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Saturday 13 June 2015

Calibrate the 3D printer

It arrived yesterday :-)

Very well packed in polystyrene and a webbing strap.

Un-boxing and following the initial instructions on-line or on the supplied card is fairly easy up until the point of feeding the filament.

The instructions did not tell me what to do if the feed mechanism started making a continuous clicking noise. I get a bit frustrated if the instructions I am following are not complete. I had to phone the place I got the printer.

The Creat3d support people were very helpful and patient several times during the afternoon.

Filament Feeding

The initial filament feeding problems were caused by the end of the filament not been straight.

TIP: The end of the filament on a new spool is likely to be bent to hold it on the spool.  Cut off any bent or damaged filament and make sure the end is square cut.

Anything that could get stuck on the sides of the Bowden tube will get stuck and cause the clicking sound and stalled progress that I experienced.

It still takes a little pressure to push the end in to the feeder at the back but if it is excessive the filament will probably also get stuck elsewhere!

TIP: Even with good clean filament I found that it was aided in the initial feed by holding the Bowden tube upright or in whatever position stopped the knocking sound.

During printing the knocking sound happens from time to time and I guess it is a necessary part of ensuring that the pressure of the feed is equal to that needed to extrude it from the hot head.

Bed Leveling

The next problem happened when I tried to print. I had followed the instructions for leveling the bed however I did not find their descriptions matched up to what I needed to do to get it to work.  Again, this was with more help on the phone.

The first problem was that the factory test print had left plastic stuck on the nozzle. As I had never seen one before I did not know this. After calibration of the bed, unknown to me, the head was way too far away because of the extra plastic thickness. My print did not stick to the bed!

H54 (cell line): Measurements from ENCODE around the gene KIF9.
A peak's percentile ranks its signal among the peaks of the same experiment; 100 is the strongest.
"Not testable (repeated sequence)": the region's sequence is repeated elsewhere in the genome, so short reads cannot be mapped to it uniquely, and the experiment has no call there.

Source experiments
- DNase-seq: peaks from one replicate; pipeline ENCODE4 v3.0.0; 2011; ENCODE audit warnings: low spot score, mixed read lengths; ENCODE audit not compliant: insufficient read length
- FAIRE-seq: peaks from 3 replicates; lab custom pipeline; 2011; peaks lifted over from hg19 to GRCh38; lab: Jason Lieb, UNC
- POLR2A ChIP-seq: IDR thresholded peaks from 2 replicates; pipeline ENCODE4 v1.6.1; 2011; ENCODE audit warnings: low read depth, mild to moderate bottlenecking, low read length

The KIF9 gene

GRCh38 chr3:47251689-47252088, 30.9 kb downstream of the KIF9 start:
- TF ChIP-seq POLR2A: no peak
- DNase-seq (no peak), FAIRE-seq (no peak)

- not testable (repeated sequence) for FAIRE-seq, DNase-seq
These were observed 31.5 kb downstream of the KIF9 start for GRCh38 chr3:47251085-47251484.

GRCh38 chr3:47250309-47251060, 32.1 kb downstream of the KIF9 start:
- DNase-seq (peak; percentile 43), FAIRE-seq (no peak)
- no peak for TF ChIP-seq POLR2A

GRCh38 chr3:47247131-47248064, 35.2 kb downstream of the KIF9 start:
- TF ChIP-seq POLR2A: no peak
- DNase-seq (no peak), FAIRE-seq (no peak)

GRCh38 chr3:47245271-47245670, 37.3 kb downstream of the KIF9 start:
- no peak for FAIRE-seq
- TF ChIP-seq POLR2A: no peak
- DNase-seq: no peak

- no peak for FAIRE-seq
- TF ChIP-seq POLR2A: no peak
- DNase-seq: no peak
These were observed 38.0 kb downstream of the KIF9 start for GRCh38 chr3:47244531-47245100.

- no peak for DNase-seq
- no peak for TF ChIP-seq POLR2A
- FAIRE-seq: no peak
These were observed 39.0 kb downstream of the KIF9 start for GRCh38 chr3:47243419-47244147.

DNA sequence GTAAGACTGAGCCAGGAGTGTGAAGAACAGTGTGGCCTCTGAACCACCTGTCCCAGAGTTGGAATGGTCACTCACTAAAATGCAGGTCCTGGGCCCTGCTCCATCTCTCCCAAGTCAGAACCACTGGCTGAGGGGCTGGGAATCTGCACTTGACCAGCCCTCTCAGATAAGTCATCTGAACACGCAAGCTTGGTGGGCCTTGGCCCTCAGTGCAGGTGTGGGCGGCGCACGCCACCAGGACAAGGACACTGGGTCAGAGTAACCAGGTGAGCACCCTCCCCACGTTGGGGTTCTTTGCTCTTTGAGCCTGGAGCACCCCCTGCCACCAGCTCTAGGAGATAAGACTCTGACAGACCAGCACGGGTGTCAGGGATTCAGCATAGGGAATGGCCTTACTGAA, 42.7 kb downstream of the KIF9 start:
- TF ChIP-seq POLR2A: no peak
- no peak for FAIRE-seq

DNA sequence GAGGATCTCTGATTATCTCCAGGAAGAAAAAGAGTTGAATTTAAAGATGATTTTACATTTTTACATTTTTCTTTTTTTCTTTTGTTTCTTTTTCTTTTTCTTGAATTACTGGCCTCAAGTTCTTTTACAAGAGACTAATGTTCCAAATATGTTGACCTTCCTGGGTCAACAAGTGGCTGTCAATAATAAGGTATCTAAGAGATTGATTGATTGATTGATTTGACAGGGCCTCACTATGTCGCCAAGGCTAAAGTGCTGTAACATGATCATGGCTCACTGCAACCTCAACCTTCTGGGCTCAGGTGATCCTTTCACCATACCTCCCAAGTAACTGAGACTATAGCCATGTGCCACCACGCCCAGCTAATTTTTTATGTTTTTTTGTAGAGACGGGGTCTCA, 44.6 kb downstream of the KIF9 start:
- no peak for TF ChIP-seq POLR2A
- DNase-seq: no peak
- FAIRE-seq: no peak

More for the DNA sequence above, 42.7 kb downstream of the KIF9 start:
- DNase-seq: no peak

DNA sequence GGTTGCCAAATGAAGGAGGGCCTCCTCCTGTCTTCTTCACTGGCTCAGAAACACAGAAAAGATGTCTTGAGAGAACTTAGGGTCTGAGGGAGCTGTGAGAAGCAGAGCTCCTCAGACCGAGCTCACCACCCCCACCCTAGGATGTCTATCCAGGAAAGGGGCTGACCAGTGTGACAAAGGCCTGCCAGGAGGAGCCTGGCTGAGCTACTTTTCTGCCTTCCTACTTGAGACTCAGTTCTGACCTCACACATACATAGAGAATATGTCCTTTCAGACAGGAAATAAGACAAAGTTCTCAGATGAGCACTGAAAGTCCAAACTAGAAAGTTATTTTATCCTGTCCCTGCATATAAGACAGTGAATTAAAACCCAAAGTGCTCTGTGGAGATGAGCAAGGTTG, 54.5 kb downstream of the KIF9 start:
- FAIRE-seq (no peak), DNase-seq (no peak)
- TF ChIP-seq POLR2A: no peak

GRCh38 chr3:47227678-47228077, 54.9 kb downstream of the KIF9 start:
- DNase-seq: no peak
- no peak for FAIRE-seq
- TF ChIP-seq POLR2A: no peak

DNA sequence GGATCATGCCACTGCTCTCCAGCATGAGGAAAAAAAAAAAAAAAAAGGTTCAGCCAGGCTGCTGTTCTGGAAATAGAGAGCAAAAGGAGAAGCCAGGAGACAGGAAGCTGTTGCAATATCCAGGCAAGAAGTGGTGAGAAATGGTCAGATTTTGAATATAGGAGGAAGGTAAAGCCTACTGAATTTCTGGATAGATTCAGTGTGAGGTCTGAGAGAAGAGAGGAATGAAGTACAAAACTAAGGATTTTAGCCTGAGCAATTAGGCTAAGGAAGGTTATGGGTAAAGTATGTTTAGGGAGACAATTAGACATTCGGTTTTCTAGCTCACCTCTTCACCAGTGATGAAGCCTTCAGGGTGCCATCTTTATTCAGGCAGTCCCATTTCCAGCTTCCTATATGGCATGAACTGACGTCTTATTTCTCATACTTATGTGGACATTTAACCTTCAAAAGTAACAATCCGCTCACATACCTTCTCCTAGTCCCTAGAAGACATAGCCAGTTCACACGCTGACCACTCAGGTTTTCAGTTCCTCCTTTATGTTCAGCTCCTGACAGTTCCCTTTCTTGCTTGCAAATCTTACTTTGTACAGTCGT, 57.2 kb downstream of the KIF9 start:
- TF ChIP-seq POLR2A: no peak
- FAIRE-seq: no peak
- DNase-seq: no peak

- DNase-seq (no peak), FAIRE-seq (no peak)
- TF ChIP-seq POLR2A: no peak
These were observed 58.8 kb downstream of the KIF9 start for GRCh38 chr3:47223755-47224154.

Once hot I could see the extra plastic so had to abandon the print and clean the head. I used a handy box cutter to carefully lift away the excess plastic from the head.

I then calibrated the bed again!

For my next attempt, the filament extruded during the initial start-up of a print, that makes sure the extruder is working and dribbles plastic in the corner of the bed. All it did on the print was a fine goo that clogged round the head.

More phone calls and the person suggested that the head was probably too close to the bed, preventing the plastic coming out!

More bed leveling.  Luckily it is a quick task. This is the time where I have to deviate from the Ultimaker instructions, or at least my description of 'slight friction' is different to theirs.

MY WAY: Adjust the bed so the paper has slight friction and then loosen a tiny fraction so you can just feel the paper dragging on the head.

This variation could be because my paper is a different thickness to their paper!

We then proceeded to print a test earring that comes on the SD card with the printer. I selected this piece because it said it would only take 7 minutes. It took a fraction longer but still a quick thing as a test.

Easy To Use

Having had plenty of opportunity to play with the setting while setting it up I was impressed by how easy the menu was to use and to navigate. I have not needed to read anything to find the features I needed.

Once I get over the initial frustrations everything else has been simple.

So far I am very pleased with the Ultimaker 2.

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